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Thomas Brook Knowles

Thomas Brook Knowles

Tom Brook also known as Tom Brooke, Tom Brook Knowles, Tom Knowles and T.B. Knowles was difficult to pin down until exhaustive research revealed it was one man.  The reason why he had so many variants might be explained further down this page.

Tom was born in Gomersal, Yorkshire on the 27th November 1864.  He married a Luton girl, Emily Smith on the 18th November 1877.   In 1881 they were living in Cleckheaton, West Riding, Yorkshire.  I have contacted a descendant but we do not know how they met.  Tom is described on the 1881 census as a “Woollen Spinner (out of work) and Emily a milliner.  They moved to Luton for work.  His first football game in Luton was on Boxing Day 1881 for the Wanderers.  They therefore must have moved to Luton between April and December 1881.  They had a son, Stanley in the summer of 1883.

Tom features regularly in football matches in town in the 1880’s, mainly for Luton Wanderers.  He served on the local Football Association committee (the East Midlands Counties Football Association) representing Luton Wanderers.  He was a supporter of Herbert Spratley in early 1885 when Wanderers changed their name to Luton Town.  He spoke at the 11th April 1885 meeting and said that there was already a Luton Town and there could not be two.   He and Spratley were, of course, defeated.  He was voted onto the new Luton Town committee but refused to co-operate at first.  The committee could not cope with two members not playing their full part so asked Tom to make a decision.  He at first threatened to resign but then came round and served for the full season.  Tom was also re-elected to serve on the committee for the 1886/87 season so did a good job.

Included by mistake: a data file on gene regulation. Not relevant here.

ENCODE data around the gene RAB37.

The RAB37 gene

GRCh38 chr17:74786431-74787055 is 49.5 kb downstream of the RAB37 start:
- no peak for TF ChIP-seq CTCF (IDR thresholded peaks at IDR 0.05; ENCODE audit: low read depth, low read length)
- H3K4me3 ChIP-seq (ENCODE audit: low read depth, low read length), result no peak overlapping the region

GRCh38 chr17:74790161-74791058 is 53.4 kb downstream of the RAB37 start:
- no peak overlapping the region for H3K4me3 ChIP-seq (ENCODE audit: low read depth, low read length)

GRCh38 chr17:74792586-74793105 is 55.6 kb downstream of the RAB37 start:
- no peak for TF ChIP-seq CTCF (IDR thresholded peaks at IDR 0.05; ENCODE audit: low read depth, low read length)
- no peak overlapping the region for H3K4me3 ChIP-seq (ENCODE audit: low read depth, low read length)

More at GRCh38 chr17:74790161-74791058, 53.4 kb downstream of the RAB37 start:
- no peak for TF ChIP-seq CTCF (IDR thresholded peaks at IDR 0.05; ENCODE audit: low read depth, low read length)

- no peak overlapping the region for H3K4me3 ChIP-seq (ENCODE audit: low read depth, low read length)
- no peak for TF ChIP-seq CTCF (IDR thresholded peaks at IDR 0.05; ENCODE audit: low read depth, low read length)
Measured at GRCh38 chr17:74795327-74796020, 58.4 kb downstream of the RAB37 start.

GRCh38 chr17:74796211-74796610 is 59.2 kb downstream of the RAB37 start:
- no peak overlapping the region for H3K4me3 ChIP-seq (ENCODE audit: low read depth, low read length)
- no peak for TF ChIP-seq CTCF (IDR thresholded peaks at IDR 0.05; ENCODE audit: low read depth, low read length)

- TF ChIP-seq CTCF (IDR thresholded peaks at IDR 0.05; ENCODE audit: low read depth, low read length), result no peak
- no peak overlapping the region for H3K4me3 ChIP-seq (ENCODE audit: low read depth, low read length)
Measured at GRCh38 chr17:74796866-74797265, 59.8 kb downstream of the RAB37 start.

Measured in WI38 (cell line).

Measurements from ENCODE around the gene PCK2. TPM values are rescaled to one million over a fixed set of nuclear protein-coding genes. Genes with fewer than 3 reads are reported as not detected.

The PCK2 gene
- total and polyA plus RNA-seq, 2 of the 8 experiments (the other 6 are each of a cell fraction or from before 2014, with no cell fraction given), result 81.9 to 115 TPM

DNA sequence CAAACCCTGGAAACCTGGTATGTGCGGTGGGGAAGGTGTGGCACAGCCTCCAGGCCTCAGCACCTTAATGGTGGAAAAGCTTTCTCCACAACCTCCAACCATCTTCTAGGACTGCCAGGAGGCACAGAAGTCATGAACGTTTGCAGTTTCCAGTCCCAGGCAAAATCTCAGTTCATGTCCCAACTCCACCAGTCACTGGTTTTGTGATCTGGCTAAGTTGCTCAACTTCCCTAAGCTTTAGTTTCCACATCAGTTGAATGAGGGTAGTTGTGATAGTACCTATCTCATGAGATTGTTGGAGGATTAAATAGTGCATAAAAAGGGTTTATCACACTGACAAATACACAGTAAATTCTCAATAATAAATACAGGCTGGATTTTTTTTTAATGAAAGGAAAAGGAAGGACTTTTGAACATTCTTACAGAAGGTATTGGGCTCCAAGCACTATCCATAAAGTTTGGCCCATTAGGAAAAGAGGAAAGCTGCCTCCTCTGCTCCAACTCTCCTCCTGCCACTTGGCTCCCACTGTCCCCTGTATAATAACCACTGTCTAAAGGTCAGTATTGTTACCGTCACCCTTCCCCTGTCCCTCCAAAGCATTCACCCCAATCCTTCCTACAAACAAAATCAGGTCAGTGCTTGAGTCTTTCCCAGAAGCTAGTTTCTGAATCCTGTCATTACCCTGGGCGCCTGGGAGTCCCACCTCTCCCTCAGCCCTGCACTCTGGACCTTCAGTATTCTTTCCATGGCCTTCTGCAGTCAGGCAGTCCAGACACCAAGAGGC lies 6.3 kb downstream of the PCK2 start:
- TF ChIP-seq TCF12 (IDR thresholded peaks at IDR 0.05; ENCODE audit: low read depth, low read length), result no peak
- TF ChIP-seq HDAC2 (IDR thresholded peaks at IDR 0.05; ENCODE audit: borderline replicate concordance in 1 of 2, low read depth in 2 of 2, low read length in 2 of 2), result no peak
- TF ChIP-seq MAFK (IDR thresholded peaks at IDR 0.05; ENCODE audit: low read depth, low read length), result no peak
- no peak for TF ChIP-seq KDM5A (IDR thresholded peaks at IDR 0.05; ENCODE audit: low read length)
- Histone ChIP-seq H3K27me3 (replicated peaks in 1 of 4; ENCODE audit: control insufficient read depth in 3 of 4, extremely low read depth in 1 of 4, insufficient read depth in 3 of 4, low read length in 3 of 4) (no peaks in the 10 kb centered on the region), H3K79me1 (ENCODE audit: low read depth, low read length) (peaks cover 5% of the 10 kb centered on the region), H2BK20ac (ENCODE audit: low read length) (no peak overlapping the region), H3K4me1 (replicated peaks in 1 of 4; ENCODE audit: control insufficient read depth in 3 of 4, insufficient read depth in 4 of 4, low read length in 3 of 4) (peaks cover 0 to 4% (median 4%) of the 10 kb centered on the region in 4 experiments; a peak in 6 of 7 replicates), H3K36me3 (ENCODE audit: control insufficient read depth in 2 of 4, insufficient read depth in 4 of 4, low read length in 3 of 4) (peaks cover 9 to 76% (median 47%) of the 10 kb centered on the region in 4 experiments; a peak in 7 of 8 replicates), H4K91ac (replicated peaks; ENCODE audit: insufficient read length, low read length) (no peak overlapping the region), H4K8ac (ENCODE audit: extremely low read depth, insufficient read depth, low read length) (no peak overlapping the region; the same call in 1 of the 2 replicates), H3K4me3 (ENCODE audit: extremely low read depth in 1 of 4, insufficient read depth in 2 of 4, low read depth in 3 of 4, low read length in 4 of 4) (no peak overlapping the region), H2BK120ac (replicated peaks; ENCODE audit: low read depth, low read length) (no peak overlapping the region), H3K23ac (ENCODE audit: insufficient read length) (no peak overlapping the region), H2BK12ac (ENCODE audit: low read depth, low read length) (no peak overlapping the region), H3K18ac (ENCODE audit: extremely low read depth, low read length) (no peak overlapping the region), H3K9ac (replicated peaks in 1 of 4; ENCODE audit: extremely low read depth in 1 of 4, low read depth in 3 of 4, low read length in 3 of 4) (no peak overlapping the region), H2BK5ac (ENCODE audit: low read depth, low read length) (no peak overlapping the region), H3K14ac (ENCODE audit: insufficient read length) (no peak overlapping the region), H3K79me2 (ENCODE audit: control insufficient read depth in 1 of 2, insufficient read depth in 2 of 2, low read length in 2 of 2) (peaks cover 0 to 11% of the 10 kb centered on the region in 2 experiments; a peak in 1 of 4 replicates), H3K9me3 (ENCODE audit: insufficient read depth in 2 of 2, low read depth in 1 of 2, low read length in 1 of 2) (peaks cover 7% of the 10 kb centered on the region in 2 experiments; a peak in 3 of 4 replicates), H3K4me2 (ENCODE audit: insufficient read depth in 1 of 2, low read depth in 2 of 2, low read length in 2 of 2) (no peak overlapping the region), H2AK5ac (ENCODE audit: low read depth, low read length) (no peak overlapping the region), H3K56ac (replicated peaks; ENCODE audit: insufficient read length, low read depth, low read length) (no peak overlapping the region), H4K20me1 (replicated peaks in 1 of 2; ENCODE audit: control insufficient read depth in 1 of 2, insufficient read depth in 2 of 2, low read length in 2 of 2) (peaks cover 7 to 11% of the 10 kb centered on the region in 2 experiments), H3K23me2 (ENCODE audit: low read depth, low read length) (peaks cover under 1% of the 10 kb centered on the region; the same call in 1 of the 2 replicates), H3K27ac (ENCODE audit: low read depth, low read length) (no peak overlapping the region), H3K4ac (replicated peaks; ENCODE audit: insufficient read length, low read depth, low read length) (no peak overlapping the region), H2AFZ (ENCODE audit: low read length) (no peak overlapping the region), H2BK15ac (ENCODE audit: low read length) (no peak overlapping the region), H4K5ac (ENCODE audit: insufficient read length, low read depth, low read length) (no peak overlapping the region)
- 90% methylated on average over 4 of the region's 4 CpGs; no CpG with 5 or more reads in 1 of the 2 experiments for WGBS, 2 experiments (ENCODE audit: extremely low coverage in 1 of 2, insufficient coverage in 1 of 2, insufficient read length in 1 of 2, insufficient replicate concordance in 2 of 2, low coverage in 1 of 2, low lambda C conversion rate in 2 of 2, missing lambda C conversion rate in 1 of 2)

Tom played in the very first game against Higham Ferrers at half-back.  He played occasionally for the first team that season but dropped down to the reserves.  He played his last game in 1888.

Tom met Ann Hawes, who was from Flamstead, and by 1891 he was back in Yorkshire living with her.  She was ten years younger and they had had a son in 1889, also named Tom.  While Ann is described as his wife on the 1891 census there is no record of a divorce between Tom and Emily.  His descendant said that Tom’s father disowned him so there were serious issues involved.

Emily stayed in Luton and lived with her mother and sister in 1891.  Her son is named as Stanley Smith.  In 1901 she lived with Stanley and her employment was “on own account” so she was fine for money.  Emily continued to live with Stanley in 1911 after he married.  As a hat sewer she would have had an invaluable source of earnings which probably kept her from the Workhouse.

Tom died in Leeds on the 20th October 1924.